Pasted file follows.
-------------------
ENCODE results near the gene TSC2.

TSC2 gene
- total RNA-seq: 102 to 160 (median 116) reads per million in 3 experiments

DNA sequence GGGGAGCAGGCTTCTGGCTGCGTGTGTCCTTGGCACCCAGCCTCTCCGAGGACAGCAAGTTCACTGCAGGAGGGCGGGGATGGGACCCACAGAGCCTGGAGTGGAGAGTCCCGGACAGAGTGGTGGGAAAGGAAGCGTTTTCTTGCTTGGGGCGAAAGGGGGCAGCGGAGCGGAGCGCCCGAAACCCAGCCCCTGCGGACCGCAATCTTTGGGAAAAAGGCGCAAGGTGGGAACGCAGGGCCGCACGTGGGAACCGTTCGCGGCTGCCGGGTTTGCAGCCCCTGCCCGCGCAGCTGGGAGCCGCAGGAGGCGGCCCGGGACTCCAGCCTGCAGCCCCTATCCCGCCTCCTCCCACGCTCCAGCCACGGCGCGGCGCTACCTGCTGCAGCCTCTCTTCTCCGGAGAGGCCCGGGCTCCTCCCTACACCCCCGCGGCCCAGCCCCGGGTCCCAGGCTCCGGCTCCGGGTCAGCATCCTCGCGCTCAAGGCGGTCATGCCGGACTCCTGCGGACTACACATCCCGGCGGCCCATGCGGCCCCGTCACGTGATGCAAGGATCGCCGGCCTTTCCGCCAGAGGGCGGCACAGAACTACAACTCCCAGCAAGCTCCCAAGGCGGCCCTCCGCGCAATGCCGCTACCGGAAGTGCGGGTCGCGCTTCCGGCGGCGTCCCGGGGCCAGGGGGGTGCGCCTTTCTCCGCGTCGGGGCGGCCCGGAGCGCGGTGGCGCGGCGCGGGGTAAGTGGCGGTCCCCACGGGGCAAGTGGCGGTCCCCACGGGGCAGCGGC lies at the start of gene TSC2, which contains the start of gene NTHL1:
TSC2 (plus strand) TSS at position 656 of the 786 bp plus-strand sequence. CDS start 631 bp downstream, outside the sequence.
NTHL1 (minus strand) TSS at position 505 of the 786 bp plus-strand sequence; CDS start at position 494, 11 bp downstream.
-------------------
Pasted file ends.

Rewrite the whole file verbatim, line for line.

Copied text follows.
ENCODE results near the gene TSC2.

TSC2 gene
- total RNA-seq: 102 to 160 (median 116) reads per million in 3 experiments

DNA sequence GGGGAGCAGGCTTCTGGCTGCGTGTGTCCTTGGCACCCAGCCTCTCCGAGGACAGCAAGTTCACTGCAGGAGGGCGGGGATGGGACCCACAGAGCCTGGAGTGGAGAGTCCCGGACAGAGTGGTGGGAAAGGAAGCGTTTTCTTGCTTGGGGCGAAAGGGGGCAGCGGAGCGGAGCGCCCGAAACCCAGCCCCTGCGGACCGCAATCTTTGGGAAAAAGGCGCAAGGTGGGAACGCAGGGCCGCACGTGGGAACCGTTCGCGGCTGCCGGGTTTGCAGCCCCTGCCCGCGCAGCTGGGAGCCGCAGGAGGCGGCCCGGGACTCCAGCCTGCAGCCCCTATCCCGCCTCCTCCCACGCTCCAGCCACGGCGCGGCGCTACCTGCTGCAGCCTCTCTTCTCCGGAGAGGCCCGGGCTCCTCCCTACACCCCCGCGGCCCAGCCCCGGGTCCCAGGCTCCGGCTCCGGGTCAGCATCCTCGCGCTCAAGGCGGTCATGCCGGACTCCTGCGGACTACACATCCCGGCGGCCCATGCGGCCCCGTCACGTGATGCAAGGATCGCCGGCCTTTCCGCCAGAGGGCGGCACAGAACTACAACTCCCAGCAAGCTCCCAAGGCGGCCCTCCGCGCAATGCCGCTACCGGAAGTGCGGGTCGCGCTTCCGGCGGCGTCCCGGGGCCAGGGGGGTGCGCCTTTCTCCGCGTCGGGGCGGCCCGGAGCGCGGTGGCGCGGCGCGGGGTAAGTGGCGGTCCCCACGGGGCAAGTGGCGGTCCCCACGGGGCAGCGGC lies at the start of gene TSC2, which contains the start of gene NTHL1:
TSC2 (plus strand) TSS at position 656 of the 786 bp plus-strand sequence. CDS start 631 bp downstream, outside the sequence.
NTHL1 (minus strand) TSS at position 505 of the 786 bp plus-strand sequence; CDS start at position 494, 11 bp downstream.